Investigation to begin into alleged assault in Oireachtas unit
Senior counsel asked to investigate following claims by translation office members
The Oireachtas has appointed an independent external third party, senior counsel Cliona Kimber, to investigate a dispute between two members of staff. Photograph: Alan Betson
The Houses of the Oireachtas has appointed a senior counsel to investigate allegations of threats and misconduct in the translation unit in Leinster House.
The Irish Times has previously reported on multiple grievances lodged by and against several staff members in Rannóg an Aistriúcháin, the Oireachtas translation office.
Fresh claims of assault have now been made by a senior member of the unit against one of their colleagues.
Correspondence seen by The Irish Times alleges a confrontation in the corridors of Kildare House, where the unit is based.
The individual in question wrote to the Corporate and Members’ Service Division of the Oireachtas alleging he was left in fear of his safety after the dispute.
The letter adds: “I feared the incident was going to continue and possibly end in physical violence. I found it very difficult as a result of this incident to continue with my responsibilities for the rest of the day.”
It goes on to claim the incident was a “dangerous assault on me in the course of my carrying out my official duties”.
The member asked the Houses of the Oireachtas to take “protective measures” to prevent a repetition of such a serious incident and to “protect me and others from the risk of a repeat” of the assault.
The co-worker involved in the dispute has also alleged he has been subject to several acts of ostracisation, has had their drawers and documents interfered with and has been at the centre of a campaign of “bullying, intimidation and stalking” led by the other member of the team.
The Oireachtas has now appointed an independent external third party, senior counsel Cliona Kimber, to investigate the dispute between the two members of staff.
However, it will not be expanded to include previous allegations made by individual members of the translation unit.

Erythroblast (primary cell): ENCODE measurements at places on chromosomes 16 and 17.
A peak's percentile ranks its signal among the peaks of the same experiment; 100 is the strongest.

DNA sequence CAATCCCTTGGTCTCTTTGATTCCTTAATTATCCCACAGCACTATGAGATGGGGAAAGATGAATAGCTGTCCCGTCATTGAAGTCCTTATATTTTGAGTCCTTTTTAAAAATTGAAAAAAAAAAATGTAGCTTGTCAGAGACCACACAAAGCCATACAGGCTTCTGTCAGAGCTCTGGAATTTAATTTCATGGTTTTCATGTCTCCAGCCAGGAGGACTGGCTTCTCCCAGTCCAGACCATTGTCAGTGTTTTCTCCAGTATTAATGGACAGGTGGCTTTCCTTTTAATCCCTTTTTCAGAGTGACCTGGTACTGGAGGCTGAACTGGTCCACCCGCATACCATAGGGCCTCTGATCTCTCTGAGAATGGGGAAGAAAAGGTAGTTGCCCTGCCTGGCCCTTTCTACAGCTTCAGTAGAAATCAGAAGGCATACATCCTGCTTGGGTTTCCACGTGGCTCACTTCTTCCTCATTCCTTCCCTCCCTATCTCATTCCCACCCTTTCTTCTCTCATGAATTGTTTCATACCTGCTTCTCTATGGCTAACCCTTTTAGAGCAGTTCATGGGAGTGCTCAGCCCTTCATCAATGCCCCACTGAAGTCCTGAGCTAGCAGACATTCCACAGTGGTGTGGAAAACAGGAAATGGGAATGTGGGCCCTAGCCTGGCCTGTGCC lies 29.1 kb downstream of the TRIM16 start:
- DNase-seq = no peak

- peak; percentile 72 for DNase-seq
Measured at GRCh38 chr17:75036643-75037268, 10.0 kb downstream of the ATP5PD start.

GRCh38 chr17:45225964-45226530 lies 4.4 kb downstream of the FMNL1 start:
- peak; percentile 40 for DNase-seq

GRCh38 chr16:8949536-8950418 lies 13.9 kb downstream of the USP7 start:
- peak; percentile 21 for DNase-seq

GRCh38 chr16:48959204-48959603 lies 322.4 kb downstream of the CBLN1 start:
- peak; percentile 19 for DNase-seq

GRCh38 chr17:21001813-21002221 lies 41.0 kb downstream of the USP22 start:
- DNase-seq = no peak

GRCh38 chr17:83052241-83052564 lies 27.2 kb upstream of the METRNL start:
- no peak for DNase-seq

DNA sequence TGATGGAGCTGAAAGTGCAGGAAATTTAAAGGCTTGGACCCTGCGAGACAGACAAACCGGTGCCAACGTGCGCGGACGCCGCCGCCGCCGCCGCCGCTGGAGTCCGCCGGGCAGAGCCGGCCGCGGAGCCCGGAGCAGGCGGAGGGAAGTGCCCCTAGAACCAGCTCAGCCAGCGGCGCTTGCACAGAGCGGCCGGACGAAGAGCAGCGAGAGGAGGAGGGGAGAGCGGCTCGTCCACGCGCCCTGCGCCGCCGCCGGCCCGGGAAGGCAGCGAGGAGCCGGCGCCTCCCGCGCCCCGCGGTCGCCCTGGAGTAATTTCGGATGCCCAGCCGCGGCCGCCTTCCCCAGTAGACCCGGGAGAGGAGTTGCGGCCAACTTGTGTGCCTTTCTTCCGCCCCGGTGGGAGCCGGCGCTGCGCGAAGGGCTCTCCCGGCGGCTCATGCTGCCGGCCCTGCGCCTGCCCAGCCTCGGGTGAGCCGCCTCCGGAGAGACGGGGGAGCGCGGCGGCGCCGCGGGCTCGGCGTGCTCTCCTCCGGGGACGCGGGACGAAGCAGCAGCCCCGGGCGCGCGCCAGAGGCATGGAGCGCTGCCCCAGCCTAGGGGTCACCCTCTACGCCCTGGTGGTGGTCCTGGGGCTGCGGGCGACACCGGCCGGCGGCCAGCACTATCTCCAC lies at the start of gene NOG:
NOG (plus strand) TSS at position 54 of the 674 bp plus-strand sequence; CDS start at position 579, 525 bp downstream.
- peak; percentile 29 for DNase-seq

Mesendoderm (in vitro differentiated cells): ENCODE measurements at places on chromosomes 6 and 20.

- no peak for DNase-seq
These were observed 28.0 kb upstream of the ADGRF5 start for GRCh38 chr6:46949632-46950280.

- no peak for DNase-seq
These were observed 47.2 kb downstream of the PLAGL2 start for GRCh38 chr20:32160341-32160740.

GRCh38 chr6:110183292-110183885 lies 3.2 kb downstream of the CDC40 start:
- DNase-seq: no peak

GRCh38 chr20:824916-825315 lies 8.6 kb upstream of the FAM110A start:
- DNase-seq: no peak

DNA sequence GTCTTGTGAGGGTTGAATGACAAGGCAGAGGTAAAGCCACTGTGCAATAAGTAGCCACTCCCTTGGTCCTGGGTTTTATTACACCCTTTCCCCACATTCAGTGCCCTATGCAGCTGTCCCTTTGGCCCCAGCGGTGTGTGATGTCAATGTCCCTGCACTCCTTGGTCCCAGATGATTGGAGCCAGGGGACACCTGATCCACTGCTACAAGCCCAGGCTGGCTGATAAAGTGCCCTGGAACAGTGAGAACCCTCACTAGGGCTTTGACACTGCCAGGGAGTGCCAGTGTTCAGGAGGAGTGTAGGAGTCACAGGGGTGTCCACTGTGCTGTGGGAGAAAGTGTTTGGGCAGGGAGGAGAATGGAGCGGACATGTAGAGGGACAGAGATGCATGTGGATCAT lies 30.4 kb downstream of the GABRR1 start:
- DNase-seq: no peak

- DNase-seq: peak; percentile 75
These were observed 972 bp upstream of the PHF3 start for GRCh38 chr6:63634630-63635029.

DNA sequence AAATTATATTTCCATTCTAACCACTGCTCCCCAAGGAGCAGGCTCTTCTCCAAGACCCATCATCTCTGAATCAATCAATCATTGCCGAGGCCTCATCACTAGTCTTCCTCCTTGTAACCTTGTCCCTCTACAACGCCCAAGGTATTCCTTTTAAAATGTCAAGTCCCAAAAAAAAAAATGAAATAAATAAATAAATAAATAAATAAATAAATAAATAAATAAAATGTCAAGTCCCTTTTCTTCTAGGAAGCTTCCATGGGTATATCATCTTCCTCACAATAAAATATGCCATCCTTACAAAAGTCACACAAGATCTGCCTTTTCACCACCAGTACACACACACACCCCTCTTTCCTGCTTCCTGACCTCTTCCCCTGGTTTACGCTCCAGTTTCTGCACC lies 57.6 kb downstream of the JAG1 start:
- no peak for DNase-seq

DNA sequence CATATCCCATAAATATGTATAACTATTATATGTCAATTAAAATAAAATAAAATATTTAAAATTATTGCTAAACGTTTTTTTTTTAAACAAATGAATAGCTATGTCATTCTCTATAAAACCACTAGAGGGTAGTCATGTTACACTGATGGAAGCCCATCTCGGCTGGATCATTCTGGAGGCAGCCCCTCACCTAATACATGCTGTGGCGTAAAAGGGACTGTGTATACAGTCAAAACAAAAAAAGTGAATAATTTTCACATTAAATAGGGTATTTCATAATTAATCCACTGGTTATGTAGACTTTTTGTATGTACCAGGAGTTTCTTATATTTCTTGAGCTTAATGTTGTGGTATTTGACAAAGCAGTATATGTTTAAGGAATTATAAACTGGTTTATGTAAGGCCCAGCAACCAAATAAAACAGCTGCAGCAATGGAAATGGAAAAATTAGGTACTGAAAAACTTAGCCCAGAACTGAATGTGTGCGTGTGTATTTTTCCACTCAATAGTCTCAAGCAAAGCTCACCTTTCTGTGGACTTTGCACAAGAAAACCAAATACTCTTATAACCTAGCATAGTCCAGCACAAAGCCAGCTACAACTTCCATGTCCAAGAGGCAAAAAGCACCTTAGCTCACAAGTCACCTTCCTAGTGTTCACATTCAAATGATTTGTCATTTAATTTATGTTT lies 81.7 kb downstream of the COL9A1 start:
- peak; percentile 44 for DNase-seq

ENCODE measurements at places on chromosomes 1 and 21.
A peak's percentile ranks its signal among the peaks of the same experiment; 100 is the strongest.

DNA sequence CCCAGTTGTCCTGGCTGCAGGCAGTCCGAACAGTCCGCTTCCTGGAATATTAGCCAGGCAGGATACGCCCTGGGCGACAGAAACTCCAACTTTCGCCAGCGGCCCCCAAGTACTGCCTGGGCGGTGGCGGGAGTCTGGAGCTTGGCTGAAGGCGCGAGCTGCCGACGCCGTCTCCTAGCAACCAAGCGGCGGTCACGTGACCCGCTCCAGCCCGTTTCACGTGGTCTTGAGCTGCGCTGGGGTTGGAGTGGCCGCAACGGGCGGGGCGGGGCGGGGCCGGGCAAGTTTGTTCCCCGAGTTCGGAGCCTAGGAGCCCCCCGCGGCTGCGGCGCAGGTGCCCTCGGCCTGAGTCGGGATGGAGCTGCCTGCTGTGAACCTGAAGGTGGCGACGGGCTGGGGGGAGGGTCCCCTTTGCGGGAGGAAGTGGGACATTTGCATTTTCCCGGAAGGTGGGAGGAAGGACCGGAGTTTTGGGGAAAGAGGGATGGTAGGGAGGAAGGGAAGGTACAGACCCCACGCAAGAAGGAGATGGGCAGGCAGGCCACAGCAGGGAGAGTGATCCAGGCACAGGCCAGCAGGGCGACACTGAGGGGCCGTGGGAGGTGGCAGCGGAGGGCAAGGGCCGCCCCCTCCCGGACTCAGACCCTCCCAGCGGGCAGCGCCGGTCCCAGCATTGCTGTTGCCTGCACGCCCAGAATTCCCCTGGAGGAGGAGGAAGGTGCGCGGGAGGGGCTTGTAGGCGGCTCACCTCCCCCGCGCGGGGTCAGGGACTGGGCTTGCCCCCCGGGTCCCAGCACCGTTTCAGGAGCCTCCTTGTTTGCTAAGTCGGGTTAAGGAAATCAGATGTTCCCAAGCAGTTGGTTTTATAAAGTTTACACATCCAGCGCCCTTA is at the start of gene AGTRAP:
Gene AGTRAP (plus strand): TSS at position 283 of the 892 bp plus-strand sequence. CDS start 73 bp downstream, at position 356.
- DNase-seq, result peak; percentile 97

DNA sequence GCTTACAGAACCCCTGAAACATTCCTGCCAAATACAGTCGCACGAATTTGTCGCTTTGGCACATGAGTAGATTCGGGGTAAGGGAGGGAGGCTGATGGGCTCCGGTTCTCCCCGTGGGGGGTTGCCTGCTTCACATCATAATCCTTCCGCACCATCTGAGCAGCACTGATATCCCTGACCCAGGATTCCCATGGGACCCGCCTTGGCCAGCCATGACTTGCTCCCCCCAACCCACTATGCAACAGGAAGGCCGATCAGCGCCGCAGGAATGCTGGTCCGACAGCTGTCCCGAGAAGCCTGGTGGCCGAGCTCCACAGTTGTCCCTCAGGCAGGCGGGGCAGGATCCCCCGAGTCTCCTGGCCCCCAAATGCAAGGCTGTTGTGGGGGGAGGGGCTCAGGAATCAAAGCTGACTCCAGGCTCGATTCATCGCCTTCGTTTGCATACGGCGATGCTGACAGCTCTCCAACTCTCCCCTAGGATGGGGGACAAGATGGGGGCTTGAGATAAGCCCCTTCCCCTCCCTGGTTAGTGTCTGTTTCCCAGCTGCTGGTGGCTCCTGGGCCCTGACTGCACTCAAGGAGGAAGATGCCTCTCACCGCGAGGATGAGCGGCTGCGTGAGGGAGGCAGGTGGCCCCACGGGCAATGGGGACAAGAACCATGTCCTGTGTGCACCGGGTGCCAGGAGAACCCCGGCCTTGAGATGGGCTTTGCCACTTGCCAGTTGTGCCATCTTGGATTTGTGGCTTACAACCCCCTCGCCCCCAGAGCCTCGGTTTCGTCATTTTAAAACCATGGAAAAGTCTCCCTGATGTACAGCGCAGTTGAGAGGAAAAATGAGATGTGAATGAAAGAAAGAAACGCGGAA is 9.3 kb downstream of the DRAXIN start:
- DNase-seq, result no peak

Impact had also requested the terms of reference for the inquiry be expanded to assess if the allegations by a member of the unit were made “maliciously, or are frivolous and/or vexatious”.
However, this was denied by the head of human resources in the Oireachtas Margaret Crawley, who stressed the investigation would be a fact-finding exercise and would centre on the allegations made by the more senior figure in correspondence to the Oireachtas.
The translation office provides the official translations of the Acts of the Oireachtas and translation of material for the Order Papers of both Dáil and Seanad.
Claims of stalking
Freedom of Information documents released to this paper had previously detailed claims of stalking, threatening correspondence, threats of disciplinary action and harassment within the unit.
The chief translator of the Oireachtas, Vivian Uíbh Eachach, contacted staff members after The Irish Times article to offer them his full support.
Mr Uíbh Eachach said he was willing to facilitate “face to face’” support to any staff member experiencing difficulties “regarding work-related matters or management of their life”.
It is understood 11 of the 21 translators have sought transfers from the office, while two staff are on long-term sick leave.
An Oireachtas spokeswoman declined to comment on the dispute in the unit.
She said: “Industrial relations issues as they arise in the workplace are dealt with under existing, agreed Civil Service procedures and mechanisms. The Houses of the Oireachtas service has a long-established policy whereby it does not comment on matters relating to its staff.”